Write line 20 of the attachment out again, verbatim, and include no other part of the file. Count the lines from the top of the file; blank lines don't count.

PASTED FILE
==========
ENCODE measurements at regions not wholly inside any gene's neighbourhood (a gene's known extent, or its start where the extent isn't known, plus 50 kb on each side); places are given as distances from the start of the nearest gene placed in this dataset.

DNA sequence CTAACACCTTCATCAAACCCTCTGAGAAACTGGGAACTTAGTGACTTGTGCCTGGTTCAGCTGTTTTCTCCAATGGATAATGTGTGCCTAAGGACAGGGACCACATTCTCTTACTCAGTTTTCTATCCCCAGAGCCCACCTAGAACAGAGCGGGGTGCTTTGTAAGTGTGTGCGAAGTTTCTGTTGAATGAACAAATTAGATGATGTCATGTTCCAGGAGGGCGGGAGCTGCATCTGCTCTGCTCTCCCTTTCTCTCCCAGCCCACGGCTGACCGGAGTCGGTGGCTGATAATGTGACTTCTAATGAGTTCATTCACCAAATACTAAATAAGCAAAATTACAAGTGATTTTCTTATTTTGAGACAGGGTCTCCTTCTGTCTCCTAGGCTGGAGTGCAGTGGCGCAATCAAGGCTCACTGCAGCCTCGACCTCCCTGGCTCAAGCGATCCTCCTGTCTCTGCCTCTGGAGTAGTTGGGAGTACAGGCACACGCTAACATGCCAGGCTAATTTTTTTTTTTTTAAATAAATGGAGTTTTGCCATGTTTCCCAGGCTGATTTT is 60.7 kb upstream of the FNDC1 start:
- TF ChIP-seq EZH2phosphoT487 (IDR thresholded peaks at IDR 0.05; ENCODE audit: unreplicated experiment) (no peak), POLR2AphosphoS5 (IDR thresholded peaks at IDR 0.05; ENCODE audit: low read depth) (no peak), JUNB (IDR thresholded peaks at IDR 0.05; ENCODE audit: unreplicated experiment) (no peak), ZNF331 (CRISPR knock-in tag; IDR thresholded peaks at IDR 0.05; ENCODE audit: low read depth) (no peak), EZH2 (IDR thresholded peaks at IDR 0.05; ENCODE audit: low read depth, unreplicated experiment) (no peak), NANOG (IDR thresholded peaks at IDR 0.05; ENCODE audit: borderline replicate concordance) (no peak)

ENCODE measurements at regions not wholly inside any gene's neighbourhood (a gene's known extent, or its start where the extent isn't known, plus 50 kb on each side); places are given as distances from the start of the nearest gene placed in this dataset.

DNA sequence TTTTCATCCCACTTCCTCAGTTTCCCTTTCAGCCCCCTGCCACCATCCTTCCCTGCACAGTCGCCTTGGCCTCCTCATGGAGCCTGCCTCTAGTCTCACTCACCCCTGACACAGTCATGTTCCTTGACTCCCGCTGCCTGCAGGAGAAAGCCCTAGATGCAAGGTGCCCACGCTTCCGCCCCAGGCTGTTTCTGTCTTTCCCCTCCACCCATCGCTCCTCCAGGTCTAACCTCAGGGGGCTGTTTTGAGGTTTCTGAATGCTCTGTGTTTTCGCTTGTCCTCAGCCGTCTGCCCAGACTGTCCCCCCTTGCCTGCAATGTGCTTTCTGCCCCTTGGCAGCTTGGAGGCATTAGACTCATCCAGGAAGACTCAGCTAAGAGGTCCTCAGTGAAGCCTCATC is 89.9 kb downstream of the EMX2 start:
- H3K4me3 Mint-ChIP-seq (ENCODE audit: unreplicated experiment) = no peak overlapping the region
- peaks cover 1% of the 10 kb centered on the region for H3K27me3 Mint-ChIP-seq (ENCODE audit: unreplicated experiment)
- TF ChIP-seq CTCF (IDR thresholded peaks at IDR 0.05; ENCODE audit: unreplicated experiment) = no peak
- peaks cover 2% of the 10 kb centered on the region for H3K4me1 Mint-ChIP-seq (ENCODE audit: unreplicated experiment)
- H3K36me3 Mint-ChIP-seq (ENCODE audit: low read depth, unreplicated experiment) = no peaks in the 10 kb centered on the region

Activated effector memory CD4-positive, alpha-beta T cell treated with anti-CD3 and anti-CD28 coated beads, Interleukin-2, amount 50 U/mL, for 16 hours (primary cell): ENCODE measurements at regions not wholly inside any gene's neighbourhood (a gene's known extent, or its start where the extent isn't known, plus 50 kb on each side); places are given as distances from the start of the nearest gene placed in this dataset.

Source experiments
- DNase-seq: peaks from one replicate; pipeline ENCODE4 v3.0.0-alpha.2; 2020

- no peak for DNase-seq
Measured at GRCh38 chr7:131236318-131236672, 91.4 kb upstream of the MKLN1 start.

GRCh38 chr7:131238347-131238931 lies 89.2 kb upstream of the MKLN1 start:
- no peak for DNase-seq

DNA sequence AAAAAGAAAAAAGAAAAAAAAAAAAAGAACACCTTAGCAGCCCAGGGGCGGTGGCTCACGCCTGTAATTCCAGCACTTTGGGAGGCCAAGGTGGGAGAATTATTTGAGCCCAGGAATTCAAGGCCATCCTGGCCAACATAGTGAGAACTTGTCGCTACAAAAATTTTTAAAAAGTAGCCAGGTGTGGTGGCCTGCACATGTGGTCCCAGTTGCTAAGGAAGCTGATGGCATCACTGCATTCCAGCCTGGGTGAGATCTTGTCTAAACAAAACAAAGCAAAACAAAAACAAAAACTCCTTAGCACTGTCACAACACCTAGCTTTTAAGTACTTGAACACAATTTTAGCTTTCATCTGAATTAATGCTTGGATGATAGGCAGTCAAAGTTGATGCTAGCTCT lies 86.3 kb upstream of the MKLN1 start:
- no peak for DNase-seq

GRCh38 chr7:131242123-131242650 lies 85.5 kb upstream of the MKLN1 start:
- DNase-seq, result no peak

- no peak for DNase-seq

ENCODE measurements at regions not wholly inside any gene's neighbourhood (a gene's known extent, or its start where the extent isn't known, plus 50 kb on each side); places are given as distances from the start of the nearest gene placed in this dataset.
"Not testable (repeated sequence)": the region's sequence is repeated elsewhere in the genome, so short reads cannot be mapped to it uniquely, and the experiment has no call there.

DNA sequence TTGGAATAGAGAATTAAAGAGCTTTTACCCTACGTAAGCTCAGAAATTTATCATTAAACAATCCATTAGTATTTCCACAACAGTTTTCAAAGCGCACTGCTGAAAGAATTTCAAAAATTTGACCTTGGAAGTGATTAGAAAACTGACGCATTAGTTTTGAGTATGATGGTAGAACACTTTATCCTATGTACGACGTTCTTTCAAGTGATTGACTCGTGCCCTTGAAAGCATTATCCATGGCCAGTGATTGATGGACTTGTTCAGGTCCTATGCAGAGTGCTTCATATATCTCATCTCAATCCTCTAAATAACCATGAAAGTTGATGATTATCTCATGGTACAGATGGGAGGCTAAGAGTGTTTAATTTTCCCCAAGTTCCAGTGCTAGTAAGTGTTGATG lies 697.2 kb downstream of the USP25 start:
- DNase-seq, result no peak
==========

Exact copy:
GRCh38 chr7:131242123-131242650 lies 85.5 kb upstream of the MKLN1 start: